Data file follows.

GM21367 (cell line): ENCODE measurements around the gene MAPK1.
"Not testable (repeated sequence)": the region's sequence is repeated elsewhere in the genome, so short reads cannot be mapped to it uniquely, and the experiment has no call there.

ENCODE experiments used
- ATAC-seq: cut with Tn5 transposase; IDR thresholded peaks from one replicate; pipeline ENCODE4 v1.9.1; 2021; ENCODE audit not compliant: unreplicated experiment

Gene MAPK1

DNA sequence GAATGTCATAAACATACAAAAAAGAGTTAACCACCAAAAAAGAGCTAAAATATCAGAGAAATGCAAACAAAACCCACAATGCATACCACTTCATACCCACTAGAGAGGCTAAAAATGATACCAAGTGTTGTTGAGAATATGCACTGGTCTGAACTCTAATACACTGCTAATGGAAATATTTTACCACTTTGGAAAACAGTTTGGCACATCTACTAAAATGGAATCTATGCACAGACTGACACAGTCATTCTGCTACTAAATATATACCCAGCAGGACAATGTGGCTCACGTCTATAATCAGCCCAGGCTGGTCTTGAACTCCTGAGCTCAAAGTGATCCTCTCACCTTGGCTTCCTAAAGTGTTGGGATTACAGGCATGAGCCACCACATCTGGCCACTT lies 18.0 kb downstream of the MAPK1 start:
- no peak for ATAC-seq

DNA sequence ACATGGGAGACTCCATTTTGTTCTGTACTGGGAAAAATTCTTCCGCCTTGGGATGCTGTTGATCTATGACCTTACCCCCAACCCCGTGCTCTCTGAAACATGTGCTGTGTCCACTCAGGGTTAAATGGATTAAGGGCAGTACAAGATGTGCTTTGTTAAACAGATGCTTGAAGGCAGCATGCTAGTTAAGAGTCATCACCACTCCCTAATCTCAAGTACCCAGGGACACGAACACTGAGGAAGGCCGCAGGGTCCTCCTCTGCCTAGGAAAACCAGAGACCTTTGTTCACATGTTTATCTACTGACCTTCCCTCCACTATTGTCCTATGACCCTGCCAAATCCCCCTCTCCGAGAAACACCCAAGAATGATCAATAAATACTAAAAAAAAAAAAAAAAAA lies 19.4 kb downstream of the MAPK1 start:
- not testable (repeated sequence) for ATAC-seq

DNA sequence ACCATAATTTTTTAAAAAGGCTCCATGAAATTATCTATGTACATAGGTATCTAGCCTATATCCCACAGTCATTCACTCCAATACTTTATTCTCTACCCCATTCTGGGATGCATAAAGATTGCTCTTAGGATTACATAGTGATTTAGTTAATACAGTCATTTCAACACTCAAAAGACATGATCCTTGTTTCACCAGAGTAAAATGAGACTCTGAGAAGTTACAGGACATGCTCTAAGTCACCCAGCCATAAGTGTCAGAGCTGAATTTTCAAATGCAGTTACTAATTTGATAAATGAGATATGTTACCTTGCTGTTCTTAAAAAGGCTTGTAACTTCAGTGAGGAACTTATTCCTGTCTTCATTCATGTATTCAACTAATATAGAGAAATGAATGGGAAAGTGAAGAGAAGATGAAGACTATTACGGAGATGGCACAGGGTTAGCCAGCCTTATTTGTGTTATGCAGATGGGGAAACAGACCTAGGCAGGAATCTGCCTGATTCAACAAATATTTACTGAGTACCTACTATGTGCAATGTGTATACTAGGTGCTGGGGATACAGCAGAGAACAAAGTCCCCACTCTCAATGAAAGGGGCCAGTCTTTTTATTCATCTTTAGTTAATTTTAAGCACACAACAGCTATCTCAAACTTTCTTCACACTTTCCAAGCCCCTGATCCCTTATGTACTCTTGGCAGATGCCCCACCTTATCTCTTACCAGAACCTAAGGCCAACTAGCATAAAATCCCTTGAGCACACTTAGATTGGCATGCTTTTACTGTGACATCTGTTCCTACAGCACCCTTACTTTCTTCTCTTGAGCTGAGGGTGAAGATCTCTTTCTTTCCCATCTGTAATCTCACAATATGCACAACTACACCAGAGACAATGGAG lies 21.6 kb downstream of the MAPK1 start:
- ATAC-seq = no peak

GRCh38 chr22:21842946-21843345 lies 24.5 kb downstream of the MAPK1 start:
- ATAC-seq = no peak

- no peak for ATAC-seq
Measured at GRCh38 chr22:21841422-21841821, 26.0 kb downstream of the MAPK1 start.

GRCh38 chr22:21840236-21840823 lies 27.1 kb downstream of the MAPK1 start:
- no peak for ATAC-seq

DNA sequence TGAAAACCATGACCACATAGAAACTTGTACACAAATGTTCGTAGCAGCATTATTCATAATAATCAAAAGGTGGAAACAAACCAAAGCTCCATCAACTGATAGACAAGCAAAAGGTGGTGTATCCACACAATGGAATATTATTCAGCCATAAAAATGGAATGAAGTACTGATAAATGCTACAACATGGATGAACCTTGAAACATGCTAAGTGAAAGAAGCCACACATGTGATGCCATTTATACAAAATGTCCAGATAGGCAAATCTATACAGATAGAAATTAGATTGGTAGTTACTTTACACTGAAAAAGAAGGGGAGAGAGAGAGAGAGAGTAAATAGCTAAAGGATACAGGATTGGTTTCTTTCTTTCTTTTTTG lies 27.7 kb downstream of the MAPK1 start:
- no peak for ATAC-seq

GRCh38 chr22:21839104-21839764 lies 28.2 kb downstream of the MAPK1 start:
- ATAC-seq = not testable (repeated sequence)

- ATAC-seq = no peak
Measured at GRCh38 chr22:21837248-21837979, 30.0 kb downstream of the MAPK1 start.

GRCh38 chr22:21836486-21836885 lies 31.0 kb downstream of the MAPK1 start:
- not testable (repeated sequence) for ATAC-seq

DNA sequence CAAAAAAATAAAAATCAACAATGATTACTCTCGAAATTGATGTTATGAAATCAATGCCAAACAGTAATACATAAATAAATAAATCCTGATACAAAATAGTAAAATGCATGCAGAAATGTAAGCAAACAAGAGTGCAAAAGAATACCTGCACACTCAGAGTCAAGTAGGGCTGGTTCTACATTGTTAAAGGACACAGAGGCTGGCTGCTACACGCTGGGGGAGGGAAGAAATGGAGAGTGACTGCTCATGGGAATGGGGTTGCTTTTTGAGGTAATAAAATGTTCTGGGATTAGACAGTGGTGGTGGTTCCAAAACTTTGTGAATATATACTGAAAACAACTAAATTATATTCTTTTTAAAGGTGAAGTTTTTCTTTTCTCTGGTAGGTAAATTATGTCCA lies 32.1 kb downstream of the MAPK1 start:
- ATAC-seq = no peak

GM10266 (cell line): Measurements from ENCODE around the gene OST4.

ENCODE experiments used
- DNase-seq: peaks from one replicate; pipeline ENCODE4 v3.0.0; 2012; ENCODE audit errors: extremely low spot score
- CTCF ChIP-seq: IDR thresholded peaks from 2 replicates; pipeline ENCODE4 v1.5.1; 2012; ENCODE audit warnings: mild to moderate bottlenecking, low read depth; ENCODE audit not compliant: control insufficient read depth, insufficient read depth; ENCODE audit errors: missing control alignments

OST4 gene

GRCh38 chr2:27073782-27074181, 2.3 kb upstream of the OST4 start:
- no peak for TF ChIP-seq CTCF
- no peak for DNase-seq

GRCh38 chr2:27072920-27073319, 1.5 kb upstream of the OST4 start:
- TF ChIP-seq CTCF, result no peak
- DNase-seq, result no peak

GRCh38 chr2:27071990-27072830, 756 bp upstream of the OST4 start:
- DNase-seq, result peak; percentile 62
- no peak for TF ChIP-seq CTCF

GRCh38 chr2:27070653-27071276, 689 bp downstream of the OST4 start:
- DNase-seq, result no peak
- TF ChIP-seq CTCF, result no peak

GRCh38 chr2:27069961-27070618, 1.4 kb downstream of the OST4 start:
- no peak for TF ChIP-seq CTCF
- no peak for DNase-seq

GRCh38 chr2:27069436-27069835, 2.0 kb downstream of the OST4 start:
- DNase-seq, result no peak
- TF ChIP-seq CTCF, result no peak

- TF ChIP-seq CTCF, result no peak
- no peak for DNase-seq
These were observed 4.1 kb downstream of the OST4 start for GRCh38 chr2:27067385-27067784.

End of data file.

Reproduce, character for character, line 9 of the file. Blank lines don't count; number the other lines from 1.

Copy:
- not testable (repeated sequence) for ATAC-seq